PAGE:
Mr. Trump correctly cited the daily presidential tracking poll by Rasmussen. But the poll is an outlier, giving Mr. Trump an approval rating several points higher than others in the field. Real Clear Politics’ average of approval ratings finds that 44.6 percent of Americans approve of the job Mr. Trump is doing, compared with 50.3 percent who disapprove.

Gallup’s daily job approval tracker puts Mr. Trump’s approval rating at 40 percent, the lowest since he has taken office, and disapproval at 54 percent.

Thirty-nine percent of respondents to a Pew Research Center poll released on Tuesday approve of Mr. Trump’s performance, while 56 percent disapproved.

‘We had Hillary Clinton give Russia 20 percent of the uranium in our country. You know what uranium is, right?’

The claim is not a new one for Mr. Trump, and has been fodder for fact checkerssince September. Behind it is the purchase by Russia’s nuclear power agency of a controlling interest in a Toronto-based company that has assets in the United States, including mills, mines and land used for producing uranium.

Mr. Trump’s claim is incorrect on at least two points.

First, the company’s American assets were equal to 20 percent of the country’s uranium production capacity — not its produced uranium, as Mr. Trump suggested.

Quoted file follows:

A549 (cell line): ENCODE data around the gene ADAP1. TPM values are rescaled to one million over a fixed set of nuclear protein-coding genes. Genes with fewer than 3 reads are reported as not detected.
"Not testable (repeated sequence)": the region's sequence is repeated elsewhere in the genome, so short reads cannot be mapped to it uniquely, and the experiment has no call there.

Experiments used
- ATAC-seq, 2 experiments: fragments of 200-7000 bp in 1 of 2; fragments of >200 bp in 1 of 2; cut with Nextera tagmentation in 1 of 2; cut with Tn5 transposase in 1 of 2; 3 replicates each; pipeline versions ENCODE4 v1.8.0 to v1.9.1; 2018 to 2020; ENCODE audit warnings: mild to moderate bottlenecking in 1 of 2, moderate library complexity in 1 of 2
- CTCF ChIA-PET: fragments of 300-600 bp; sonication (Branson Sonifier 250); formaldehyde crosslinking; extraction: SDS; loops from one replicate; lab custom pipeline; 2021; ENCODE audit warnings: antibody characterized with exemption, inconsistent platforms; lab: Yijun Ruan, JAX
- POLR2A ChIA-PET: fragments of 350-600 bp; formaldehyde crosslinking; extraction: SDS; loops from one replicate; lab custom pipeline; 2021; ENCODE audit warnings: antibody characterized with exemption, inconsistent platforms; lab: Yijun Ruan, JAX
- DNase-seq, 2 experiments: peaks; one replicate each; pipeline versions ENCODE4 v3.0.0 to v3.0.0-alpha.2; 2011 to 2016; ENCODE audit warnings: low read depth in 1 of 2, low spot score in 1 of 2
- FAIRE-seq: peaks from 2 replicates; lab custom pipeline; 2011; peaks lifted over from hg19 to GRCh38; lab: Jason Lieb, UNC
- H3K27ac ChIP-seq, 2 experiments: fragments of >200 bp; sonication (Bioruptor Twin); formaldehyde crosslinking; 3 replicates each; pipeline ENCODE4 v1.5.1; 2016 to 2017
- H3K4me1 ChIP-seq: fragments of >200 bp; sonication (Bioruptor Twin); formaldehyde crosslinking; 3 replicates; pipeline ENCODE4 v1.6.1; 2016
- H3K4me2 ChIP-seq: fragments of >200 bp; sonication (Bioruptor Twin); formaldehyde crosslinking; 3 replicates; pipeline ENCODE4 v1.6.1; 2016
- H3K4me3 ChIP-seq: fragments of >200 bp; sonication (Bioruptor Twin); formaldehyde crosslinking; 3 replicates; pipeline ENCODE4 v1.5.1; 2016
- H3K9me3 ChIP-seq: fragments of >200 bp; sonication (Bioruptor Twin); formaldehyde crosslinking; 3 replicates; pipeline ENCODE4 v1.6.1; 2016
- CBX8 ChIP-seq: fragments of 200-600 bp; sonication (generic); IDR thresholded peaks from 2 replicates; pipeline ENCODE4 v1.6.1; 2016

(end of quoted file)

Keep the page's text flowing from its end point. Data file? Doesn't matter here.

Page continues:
Second, Mrs. Clinton was not in a position to approve of or reject the deal herself as secretary of state. Though the State Department did sign off on it, so did eight other federal agencies. It is unclear whether Mrs. Clinton was briefed about or weighed in on the State Department’s decision.

‘I think you have a lower approval rating than Congress. Is that one right?’

Mr. Trump’s instinct to hedge on the news media’s approval rating was right. The news media does not enjoy a great reputation among Americans, according to a variety of polls in recent years, but Congress fares worse.

Gallup’s annual poll of Americans’ confidence in their institutions, the most authoritative on the matter, found that as of June 2016, just 21 percent of Americans had a “great deal” or “quite a lot” of confidence in television news and only 20 percent in newspapers. Congress, by comparison, inspired confidence in just 9 percent.

There is evidence that Congress’s approval rating is on the rise in Gallup’s polling, but there is not more recent data comparing the institutions.

‘Let me tell you about the travel ban. We had a very smooth rollout of the travel ban.’

Mr. Trump went on to say that aside from a federal district judge’s decision to temporarily halt the ban, its rollout had been “perfect.” By most measures, that is far from true.

The order’s announcement and speedy implementation created chaos across the country and around the world. Travelers already in transit were stranded, protests erupted in the United States, and green card holders were initially blocked from re-entering the country before being allowed back in. Several additional judges challenged various aspects of the measure.

Even senior Republicans who agreed with the order’s goals said it had been “poorly implemented” and had sown confusion by being “overly broad.”